A new species of trapdoor spider has been officially documented by researchers. The species is classified as "rare and giant" and can only be found in the Brigalow Belt region of central Queensland. The spiders are nocturnal and are typically found inside trapdoors that are about the size of a 50-cent coin in the black soil around Eidsvold and Monto, located west of Bundaberg. According to arachnologist Michael Rix, female spiders are larger, measuring nearly five centimeters in body length. Although the discovery by the Queensland Museum's Project DIG team is exciting, Dr. Rix warns that the species is endangered.
Exciting news from the world of arachnology! A new species of spider has recently been discovered in the forests of Queensland, Australia. This eight-legged giant is a Golden Trapdoor Spider, and it's even bigger than your average trapdoor spider - growing up to 5cm long, which is about 1cm larger than a milk bottle top!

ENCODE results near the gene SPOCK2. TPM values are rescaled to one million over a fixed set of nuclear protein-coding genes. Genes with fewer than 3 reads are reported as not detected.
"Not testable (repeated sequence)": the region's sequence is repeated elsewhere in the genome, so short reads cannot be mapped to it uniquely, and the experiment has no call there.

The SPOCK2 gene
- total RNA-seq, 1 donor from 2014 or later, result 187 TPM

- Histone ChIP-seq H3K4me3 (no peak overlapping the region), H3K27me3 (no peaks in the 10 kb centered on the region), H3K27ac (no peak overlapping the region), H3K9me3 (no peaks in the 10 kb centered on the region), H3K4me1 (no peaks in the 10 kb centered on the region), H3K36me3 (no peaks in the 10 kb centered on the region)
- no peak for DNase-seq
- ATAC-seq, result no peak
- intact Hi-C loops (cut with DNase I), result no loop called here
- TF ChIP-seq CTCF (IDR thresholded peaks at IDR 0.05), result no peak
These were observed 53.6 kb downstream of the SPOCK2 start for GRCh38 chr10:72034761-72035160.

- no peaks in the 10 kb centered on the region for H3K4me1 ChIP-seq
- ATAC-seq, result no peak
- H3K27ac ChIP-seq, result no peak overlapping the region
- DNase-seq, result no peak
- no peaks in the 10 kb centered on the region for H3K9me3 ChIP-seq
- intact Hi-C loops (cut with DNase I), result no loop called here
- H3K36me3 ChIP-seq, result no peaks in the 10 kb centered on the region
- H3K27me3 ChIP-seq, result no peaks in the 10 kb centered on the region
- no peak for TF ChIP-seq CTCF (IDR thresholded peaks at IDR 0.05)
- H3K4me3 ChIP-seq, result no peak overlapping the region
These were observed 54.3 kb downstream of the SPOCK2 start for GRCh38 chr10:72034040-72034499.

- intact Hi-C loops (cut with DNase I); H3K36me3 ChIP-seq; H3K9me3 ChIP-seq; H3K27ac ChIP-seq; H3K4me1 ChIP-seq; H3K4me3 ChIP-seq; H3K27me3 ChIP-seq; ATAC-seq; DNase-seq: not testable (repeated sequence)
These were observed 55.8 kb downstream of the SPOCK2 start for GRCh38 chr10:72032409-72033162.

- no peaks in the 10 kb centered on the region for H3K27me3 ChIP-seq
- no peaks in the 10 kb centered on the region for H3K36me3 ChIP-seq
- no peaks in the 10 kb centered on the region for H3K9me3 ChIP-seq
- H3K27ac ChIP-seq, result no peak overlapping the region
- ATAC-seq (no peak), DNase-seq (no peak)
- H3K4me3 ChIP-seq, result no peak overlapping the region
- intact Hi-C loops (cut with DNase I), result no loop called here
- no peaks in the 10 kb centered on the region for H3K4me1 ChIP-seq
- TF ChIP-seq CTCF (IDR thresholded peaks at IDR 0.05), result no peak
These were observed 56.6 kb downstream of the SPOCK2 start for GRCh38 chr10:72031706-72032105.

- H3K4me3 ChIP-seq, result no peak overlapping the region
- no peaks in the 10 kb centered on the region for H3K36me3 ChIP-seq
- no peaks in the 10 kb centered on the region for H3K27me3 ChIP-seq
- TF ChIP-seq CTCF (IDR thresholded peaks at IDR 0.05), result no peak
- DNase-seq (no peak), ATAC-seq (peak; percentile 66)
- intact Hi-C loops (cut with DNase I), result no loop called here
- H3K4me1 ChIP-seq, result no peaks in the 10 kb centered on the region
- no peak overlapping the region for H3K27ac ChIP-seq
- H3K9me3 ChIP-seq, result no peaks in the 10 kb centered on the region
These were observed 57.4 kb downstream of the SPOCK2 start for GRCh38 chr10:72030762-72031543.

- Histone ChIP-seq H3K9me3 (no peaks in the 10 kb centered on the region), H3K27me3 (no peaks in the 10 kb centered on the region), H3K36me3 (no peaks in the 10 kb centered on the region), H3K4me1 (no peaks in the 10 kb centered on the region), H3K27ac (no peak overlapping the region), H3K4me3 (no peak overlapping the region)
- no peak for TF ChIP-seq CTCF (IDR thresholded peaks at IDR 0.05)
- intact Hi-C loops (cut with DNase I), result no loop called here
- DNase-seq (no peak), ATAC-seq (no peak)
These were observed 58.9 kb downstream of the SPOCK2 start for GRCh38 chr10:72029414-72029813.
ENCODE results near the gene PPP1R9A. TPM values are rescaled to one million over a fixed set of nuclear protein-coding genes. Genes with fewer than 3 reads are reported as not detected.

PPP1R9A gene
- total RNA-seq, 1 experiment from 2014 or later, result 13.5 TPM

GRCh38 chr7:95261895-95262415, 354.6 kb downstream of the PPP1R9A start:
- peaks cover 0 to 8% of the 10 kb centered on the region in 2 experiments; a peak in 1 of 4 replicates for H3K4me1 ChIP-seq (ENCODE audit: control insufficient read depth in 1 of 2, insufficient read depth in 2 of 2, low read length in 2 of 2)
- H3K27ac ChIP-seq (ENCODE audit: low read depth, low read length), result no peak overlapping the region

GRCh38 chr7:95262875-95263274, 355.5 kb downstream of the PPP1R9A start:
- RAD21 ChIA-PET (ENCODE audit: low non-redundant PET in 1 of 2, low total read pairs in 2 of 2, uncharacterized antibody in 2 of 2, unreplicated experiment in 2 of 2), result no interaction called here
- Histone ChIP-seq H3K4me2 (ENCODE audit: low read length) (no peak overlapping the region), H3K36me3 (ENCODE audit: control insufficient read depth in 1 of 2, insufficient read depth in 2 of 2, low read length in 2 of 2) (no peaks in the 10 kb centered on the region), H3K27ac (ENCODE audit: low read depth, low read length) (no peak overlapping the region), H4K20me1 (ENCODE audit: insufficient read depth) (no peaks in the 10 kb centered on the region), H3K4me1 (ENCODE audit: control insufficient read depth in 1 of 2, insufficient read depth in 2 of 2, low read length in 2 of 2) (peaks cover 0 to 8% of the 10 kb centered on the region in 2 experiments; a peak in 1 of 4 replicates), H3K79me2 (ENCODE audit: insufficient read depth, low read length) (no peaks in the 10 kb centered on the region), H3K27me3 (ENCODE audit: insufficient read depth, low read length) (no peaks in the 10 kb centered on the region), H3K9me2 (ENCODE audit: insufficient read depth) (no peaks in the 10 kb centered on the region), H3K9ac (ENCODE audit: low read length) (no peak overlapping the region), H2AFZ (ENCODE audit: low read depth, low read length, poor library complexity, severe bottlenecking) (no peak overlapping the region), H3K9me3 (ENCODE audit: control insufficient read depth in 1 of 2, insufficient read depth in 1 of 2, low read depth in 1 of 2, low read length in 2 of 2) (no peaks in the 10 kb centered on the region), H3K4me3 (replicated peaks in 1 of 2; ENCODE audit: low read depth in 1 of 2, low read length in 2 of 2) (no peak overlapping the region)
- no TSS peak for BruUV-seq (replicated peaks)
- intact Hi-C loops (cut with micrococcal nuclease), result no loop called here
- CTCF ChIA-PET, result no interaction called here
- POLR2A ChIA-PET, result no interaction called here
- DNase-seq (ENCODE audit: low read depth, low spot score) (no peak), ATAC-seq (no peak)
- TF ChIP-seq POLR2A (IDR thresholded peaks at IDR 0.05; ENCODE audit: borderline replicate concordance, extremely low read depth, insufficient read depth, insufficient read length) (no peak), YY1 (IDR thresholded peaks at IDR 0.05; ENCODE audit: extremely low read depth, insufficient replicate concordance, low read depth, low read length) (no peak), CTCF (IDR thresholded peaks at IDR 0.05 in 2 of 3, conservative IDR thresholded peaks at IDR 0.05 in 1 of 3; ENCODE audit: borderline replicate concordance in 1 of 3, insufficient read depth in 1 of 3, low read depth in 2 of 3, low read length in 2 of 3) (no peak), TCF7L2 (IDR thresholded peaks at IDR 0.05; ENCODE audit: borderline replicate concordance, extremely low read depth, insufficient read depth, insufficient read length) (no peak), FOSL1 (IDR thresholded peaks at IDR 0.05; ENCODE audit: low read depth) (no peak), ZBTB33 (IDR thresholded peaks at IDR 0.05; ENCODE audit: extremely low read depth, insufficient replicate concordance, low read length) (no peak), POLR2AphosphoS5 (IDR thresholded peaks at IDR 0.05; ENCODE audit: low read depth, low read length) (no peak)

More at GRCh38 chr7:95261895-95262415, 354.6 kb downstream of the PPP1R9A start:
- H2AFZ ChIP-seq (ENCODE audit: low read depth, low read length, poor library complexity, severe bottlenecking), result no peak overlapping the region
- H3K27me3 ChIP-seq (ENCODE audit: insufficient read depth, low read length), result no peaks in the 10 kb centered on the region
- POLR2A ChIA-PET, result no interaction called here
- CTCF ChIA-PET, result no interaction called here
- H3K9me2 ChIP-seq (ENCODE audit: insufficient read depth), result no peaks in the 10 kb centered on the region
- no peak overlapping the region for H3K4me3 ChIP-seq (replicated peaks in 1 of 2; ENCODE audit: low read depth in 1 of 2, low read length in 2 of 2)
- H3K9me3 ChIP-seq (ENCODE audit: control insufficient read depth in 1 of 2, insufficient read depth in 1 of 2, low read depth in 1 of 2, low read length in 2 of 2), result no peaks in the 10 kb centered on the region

In Queensland, a newly discovered species of trapdoor spider has been identified by Australian researchers. Euoplos dignitas, a type of golden trapdoor spider, is a larger-than-average species that can grow up to 5cm long for females and 3cm for males. The female spiders of this rare species can live for over 20 years in the wild. Unfortunately, much of their habitat has been destroyed due to land clearing, putting them at risk of becoming an endangered species.